I was standing in the bathroom in my Wonder Woman pajamas, coincidentally, but I didn’t feel so wonderful. I’d just returned from a book signing featuring two of my favorite bloggers-turned-authors, Luvvie Ajayi and Samantha Irby. Instead of feeling inspired by their success, I felt this deep-seated envy that was unlike any emotion I’d ever experienced before.
I was listening to these incredibly hilarious women read excerpts from their critically-acclaimed books and trade jokes with each other, but on the inside, I was silently seething. I could feel myself going down a dark rabbit hole of despair. Indeed, I’d felt this way about many of my “peers.” And despite knowing better than to compare myself to other people and their accomplishments, I did it anyway, once again falling into the trap of a one-woman pity party.
This wasn’t the first time, and I knew it wouldn’t be the last…unless I got some help.
After yet another late-night conversation wherein my husband attempted to pull me out of my funk by reminding me of my awesomeness, I locked myself in the bathroom and cried real, hard tears. I looked at myself in the mirror, Wonder Woman jammies and all, thinking, What the hell is wrong with me?
On the outside, I appear to have it all together — successful career, wonderful husband, loving family, and amazing friends. And that’s all true. But on the inside, there are definitely times when I feel like a fraud. Hello, impostor syndrome.
Despite warning others about the pitfalls of social media comparison and tweeting about trusting your talent on a regular basis, I often didn’t practice what I preached. And as a result, I was harder on myself than I probably should have been. I needed help.
In recent years, I’d learned of friends going to therapy, but I never thought it was for me. I didn’t have a history of mental health disorders, abuse or addiction, so I assumed my “problems” weren’t serious enough.
I was wrong.
When I mustered the courage to finally call the practice that my friend attends, I let it all out.
“And what would you like to discuss with the therapist?” the intake person asked.
“I’m an overly ambitious, Type A perfectionist,” I blurted. “Basically, I’m a millennial in 2016. That’s my issue.”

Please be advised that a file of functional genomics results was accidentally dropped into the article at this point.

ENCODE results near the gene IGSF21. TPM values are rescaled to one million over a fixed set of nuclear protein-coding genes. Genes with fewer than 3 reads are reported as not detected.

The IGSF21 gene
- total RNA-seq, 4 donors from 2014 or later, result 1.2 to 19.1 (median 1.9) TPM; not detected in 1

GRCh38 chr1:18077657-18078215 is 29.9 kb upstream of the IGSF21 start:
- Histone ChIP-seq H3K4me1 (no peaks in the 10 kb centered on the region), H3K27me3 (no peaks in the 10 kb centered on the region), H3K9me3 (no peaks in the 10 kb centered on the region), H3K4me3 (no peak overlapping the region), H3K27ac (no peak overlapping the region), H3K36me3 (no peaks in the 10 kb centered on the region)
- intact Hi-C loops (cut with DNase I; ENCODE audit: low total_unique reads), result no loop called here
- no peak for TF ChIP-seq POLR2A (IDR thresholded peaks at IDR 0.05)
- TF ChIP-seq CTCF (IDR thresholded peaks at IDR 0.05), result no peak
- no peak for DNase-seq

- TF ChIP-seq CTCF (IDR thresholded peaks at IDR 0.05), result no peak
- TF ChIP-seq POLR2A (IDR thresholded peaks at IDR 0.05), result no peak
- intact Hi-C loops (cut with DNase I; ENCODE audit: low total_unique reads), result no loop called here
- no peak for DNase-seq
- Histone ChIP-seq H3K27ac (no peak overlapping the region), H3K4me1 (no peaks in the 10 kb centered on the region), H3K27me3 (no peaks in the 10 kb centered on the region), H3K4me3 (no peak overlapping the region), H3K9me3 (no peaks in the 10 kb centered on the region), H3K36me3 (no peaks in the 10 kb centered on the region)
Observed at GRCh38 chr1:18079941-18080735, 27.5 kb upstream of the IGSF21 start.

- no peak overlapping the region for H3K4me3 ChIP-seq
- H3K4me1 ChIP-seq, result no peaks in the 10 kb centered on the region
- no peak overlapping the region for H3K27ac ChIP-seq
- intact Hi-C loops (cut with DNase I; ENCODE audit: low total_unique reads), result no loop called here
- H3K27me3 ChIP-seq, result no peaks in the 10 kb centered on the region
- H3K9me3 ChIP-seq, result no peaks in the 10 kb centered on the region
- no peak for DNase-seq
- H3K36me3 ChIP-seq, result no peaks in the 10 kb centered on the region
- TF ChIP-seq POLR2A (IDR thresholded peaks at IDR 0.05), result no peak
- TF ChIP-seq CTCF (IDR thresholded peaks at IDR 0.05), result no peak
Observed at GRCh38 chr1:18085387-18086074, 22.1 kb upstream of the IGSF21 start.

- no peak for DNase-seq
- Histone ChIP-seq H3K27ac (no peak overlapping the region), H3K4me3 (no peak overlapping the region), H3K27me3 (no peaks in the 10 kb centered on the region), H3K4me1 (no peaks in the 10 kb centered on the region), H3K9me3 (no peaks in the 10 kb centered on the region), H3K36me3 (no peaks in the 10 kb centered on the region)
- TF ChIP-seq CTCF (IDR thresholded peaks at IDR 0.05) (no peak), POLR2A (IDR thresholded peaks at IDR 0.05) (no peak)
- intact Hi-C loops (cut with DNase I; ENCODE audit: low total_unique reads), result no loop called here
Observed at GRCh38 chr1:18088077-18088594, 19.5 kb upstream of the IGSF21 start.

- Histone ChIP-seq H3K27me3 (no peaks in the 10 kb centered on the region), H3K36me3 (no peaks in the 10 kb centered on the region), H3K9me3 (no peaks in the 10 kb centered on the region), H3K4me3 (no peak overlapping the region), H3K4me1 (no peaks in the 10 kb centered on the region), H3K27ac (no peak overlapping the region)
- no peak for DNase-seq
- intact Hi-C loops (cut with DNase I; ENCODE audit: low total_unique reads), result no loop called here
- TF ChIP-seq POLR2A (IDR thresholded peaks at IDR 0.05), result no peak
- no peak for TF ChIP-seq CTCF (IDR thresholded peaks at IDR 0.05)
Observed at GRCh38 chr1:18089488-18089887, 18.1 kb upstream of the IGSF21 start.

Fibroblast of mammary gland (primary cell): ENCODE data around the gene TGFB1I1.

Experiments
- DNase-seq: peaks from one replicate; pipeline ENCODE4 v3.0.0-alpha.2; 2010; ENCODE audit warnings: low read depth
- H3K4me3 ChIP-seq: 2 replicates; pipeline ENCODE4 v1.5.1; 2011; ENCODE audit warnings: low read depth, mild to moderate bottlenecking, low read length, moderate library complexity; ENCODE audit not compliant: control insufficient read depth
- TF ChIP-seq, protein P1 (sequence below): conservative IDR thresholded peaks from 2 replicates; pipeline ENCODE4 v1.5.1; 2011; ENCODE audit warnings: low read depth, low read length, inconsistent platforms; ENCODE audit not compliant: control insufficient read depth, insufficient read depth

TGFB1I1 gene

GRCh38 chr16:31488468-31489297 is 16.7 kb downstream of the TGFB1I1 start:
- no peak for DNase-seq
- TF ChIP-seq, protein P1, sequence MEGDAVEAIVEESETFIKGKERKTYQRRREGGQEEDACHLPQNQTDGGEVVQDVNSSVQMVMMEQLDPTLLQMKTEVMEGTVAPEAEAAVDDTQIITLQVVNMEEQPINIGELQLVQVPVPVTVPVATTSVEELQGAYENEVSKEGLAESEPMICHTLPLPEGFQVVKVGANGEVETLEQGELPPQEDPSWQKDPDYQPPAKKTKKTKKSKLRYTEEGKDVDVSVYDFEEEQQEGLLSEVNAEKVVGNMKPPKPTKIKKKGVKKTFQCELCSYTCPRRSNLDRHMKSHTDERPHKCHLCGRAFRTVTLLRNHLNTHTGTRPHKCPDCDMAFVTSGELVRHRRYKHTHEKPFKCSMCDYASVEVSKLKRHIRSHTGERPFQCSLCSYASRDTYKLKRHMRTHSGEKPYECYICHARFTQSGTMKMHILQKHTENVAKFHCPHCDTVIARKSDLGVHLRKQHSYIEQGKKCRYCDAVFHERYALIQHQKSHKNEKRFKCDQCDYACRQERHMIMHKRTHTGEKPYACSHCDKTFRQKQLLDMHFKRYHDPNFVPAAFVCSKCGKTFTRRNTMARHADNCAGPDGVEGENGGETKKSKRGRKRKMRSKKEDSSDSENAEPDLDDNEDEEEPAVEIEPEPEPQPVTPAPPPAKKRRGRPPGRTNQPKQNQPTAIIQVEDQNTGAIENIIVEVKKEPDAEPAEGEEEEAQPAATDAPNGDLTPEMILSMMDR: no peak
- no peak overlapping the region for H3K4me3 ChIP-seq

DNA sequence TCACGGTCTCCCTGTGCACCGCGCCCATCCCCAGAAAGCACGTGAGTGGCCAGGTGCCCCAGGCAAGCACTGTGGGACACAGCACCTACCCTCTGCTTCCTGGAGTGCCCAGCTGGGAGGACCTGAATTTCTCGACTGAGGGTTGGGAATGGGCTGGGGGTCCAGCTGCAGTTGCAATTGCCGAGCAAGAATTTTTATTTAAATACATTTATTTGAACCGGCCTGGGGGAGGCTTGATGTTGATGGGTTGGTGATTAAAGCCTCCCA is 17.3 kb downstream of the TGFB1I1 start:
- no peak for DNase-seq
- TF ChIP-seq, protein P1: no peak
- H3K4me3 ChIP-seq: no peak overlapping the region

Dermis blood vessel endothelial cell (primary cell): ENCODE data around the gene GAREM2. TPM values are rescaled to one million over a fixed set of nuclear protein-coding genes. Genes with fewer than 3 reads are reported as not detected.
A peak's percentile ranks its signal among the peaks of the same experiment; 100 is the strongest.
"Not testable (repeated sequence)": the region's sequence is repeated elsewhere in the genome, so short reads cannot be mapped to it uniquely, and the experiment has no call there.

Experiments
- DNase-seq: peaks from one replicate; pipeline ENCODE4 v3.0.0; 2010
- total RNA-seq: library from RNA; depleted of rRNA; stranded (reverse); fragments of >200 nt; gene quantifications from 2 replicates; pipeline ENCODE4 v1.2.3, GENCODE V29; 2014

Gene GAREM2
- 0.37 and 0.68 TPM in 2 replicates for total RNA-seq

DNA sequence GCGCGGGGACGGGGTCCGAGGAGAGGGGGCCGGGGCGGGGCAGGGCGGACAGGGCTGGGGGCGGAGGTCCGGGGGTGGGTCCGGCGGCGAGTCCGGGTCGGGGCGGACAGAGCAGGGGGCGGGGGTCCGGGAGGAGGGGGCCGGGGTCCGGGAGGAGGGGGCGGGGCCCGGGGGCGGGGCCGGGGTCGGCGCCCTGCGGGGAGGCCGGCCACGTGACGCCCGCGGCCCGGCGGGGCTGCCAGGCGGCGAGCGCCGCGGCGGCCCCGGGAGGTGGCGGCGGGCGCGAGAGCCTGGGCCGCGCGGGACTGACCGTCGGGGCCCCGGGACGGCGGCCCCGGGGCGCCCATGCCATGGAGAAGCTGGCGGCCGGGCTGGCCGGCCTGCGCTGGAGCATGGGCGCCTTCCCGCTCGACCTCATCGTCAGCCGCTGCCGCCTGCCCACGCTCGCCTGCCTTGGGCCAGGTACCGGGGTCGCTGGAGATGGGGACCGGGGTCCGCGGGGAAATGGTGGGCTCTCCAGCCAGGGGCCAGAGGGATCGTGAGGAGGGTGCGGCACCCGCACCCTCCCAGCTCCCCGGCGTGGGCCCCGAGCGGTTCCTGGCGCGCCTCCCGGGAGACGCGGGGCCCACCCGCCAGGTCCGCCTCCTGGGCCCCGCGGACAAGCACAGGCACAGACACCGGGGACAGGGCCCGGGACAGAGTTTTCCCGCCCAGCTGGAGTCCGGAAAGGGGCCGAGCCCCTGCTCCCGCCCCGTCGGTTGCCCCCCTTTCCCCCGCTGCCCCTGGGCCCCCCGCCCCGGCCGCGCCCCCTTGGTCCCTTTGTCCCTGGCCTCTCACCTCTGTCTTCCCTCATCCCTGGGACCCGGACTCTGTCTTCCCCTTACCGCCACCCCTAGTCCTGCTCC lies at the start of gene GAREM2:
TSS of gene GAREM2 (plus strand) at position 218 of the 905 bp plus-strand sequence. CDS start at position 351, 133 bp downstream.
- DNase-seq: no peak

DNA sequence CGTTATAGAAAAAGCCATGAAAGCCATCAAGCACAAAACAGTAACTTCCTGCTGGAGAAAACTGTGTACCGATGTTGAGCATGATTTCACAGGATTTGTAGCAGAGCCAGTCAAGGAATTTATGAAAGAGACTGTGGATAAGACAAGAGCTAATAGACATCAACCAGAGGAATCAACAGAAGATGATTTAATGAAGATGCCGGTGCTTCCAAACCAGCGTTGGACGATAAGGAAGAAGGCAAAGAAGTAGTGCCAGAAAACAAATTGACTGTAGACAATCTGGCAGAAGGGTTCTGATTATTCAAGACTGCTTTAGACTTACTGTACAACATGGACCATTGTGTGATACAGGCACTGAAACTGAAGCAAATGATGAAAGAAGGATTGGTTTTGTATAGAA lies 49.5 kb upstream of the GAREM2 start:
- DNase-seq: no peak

I didn’t know whether to laugh or cry. But I instantly felt relieved. I’d taken the first step toward self-care and could feel the weight lifting off my shoulders. Then I took it a step further. I specifically requested a Black female therapist because I knew I needed someone who could relate to me and the situations I regularly encounter as a Black woman. And my wish was granted.
I didn’t know what to expect of my first session and I was definitely anxious. What if there really is something “wrong” with me? What if this was a mistake? What if, what if, what if??!
The first session was more of a get-to-know-you. We dove deeper into my background and behavior in the second session, during which I admitted I often thought I wasn’t “good enough.” And what my therapist said next felt like a punch to the gut:
Who, me? No. Impossible. She sent me a self-compassion survey to take afterward — and sure enough, I scored a lowly 2.09 on a scale of 1 to 5, with 5 being the highest. Well, damn. According to the results, the average score is about 3.0. Thankfully, Dr. Kristin Neff, the therapist who’d created the survey, included some helpful self-compassion guided meditations and exercises.
The next time I found myself sinking into that pity-party pattern, I tried the self-compassion/loving-kindness meditation and I instantly felt better. What I loved most was the mantra…
May I be safe.
May I be peaceful.
May I be kind to myself.
May I accept myself as I am.
May I accept my life as it is.
I mean, talk about on point. I felt as though this meditation was made specifically for me.
In light of therapy, I decided to make “be kind to yourself” my mantra for 2017.
After all, I would never in a million years repeat the mean-spirited things I said to myself to a friend, so why did I say them to myself? It’s time to do better.
I’m not claiming that therapy has all the answers, but what I do know is I wish I’d tried it sooner.
After only a few sessions, I can sense a shift in my mindset. I’ve had a few slip-ups (namely becoming distraught about not making Forbes’ 30 Under 30 list), but even then I have to remind myself that that’s okay. Therapy has helped me become more self-aware, and has given me the tools to empower myself.
It’s impossible and unrealistic to change my habits overnight, but I’m working on it. And that’s all that matters.